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News Release 101 of 127

January 9, 1998 12:00 AM (EST)

News Release Number: STScI-1998-01

Astronomers Discover an Infrared Background Glow in the Universe

January 9, 1998: Astronomers have assembled the first definitive detection of a background infrared glow across the sky produced by dust warmed by all the stars that have existed since the beginning of time. For scientists, the discovery of this "fossil radiation" is akin to turning out all the lights in a bedroom only to find the walls, floor, and ceiling aglow with an eerie luminescence.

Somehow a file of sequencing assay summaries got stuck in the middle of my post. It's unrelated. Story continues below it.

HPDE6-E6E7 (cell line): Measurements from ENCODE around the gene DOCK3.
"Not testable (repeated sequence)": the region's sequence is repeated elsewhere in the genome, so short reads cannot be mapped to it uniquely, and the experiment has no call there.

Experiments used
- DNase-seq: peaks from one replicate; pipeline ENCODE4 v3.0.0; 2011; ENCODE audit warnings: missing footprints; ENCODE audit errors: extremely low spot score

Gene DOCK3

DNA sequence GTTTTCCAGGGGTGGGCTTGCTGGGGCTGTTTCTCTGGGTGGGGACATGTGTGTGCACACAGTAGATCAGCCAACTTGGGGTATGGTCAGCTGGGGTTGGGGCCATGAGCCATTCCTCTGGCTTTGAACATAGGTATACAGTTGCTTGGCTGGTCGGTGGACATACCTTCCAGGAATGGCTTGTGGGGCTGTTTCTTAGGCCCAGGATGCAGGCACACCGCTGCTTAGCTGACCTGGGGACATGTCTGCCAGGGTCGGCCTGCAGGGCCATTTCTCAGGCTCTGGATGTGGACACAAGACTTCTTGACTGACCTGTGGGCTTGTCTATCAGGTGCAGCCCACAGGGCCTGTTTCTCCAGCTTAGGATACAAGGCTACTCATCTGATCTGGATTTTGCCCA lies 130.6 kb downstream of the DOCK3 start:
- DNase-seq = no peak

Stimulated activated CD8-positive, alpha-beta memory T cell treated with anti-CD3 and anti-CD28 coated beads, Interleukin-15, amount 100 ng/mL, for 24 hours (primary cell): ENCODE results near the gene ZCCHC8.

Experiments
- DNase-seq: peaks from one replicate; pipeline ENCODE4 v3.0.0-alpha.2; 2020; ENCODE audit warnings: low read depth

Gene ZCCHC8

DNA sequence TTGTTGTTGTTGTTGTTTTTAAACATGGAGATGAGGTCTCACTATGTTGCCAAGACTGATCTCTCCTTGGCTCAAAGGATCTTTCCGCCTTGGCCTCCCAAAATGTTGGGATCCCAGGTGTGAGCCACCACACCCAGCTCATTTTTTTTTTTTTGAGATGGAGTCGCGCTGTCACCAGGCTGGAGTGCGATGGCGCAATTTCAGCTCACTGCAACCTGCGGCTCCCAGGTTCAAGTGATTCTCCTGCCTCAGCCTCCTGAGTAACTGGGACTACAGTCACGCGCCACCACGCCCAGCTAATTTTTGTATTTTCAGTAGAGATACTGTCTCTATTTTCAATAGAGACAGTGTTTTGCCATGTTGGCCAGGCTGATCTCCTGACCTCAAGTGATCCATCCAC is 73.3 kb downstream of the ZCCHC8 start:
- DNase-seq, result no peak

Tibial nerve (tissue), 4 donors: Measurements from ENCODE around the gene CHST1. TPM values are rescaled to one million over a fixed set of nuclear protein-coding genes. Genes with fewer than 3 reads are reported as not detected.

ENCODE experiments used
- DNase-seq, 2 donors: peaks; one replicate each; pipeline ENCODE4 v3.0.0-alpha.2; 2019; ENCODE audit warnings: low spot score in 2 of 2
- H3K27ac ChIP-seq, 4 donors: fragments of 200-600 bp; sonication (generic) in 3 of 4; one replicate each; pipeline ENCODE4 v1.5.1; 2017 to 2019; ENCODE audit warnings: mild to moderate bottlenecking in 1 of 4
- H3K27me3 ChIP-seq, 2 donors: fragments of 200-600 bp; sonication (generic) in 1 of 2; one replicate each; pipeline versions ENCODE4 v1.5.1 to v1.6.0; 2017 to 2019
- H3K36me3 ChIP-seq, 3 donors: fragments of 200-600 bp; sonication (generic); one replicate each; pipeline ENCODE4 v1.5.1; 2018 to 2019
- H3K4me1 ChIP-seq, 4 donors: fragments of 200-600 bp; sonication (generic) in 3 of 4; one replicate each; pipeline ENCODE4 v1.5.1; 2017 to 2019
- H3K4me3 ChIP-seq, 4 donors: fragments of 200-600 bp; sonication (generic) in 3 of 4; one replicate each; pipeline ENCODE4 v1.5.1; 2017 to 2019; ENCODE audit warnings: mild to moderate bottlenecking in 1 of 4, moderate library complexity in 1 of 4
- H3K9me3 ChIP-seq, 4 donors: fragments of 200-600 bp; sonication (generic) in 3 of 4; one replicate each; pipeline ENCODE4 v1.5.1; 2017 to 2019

The telltale infrared radiation puts a limit on the total amount of energy released by all the stars in the universe. Astronomers say this will greatly improve development of models explaining how stars and galaxies were born and evolved after the Big Bang. These three pictures are maps of the full sky as seen in infrared light. The top picture represents the brightness of the full sky as seen in infrared light. The middle picture is a view of the sky after the foreground glow of the solar system dust has been extracted. After the infrared light from our solar system and galaxy has been removed, what remains is a uniform, cosmic, infrared background.

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Credit: Michael Hauser (STScI), the COBE/DIRBE Science Team, and NASA